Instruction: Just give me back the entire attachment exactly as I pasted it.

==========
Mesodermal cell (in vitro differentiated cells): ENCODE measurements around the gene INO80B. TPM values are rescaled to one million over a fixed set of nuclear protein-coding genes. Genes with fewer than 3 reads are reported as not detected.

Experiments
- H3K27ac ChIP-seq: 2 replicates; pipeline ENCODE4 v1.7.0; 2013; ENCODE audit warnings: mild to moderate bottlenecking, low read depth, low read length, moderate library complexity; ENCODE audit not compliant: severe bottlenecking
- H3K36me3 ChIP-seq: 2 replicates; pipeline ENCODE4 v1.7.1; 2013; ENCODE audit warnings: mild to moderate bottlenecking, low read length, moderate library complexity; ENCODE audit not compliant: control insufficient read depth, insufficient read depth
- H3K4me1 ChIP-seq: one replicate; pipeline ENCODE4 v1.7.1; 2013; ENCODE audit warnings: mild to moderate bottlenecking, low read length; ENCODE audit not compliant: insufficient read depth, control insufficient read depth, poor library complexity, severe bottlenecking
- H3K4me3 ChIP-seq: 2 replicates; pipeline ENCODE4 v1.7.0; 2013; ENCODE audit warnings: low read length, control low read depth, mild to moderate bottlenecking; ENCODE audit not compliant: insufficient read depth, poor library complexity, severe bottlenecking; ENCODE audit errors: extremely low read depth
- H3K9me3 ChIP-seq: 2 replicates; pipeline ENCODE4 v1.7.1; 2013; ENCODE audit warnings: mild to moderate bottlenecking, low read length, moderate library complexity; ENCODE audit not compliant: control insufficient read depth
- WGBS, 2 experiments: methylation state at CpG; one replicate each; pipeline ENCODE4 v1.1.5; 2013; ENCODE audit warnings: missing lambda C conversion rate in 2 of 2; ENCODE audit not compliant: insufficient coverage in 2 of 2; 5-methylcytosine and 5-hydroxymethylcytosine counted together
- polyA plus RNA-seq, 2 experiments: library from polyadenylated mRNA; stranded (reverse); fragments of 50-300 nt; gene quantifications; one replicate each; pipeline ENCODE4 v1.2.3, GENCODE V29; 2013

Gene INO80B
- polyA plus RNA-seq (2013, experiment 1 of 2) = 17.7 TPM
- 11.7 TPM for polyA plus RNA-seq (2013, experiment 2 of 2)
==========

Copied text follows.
Mesodermal cell (in vitro differentiated cells): ENCODE measurements around the gene INO80B. TPM values are rescaled to one million over a fixed set of nuclear protein-coding genes. Genes with fewer than 3 reads are reported as not detected.

Experiments
- H3K27ac ChIP-seq: 2 replicates; pipeline ENCODE4 v1.7.0; 2013; ENCODE audit warnings: mild to moderate bottlenecking, low read depth, low read length, moderate library complexity; ENCODE audit not compliant: severe bottlenecking
- H3K36me3 ChIP-seq: 2 replicates; pipeline ENCODE4 v1.7.1; 2013; ENCODE audit warnings: mild to moderate bottlenecking, low read length, moderate library complexity; ENCODE audit not compliant: control insufficient read depth, insufficient read depth
- H3K4me1 ChIP-seq: one replicate; pipeline ENCODE4 v1.7.1; 2013; ENCODE audit warnings: mild to moderate bottlenecking, low read length; ENCODE audit not compliant: insufficient read depth, control insufficient read depth, poor library complexity, severe bottlenecking
- H3K4me3 ChIP-seq: 2 replicates; pipeline ENCODE4 v1.7.0; 2013; ENCODE audit warnings: low read length, control low read depth, mild to moderate bottlenecking; ENCODE audit not compliant: insufficient read depth, poor library complexity, severe bottlenecking; ENCODE audit errors: extremely low read depth
- H3K9me3 ChIP-seq: 2 replicates; pipeline ENCODE4 v1.7.1; 2013; ENCODE audit warnings: mild to moderate bottlenecking, low read length, moderate library complexity; ENCODE audit not compliant: control insufficient read depth
- WGBS, 2 experiments: methylation state at CpG; one replicate each; pipeline ENCODE4 v1.1.5; 2013; ENCODE audit warnings: missing lambda C conversion rate in 2 of 2; ENCODE audit not compliant: insufficient coverage in 2 of 2; 5-methylcytosine and 5-hydroxymethylcytosine counted together
- polyA plus RNA-seq, 2 experiments: library from polyadenylated mRNA; stranded (reverse); fragments of 50-300 nt; gene quantifications; one replicate each; pipeline ENCODE4 v1.2.3, GENCODE V29; 2013

Gene INO80B
- polyA plus RNA-seq (2013, experiment 1 of 2) = 17.7 TPM
- 11.7 TPM for polyA plus RNA-seq (2013, experiment 2 of 2)